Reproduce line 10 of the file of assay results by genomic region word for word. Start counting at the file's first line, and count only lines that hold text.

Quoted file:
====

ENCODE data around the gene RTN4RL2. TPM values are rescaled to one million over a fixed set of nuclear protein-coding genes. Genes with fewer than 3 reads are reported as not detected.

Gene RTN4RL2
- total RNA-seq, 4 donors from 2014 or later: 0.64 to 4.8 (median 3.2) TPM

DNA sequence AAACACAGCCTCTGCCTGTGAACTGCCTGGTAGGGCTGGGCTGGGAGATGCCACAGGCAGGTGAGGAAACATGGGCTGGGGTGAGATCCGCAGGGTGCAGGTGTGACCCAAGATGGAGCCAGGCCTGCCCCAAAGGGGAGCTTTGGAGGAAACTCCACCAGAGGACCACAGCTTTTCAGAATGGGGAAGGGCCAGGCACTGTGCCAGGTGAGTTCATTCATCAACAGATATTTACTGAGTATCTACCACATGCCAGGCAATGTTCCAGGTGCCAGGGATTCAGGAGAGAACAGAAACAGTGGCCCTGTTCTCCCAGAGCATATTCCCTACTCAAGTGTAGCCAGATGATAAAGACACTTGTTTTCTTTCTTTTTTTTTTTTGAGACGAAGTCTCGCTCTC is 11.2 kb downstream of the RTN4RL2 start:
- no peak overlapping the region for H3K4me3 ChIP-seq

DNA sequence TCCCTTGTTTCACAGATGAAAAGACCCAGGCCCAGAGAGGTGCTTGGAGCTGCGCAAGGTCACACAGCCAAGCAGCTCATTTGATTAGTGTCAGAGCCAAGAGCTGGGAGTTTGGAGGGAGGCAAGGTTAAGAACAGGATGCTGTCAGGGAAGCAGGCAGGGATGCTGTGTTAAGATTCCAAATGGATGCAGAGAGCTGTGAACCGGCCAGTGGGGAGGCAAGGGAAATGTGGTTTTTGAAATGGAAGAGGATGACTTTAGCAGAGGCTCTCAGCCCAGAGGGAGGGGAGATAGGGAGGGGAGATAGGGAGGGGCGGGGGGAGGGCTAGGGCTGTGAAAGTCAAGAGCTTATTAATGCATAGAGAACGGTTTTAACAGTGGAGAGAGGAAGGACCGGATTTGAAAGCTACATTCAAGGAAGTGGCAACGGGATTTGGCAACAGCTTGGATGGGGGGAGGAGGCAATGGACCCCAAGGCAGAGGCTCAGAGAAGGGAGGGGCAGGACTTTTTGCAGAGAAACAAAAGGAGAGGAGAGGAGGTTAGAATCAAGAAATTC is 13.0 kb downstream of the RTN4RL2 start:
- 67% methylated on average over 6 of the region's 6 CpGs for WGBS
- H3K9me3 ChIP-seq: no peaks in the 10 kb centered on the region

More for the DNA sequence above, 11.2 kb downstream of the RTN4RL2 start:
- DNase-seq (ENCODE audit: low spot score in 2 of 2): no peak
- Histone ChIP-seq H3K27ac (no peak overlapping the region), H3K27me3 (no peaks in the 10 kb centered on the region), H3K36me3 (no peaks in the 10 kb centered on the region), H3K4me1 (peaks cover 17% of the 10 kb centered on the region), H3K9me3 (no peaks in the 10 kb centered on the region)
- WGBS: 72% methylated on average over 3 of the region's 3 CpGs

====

- DNase-seq (ENCODE audit: low spot score in 2 of 2): no peak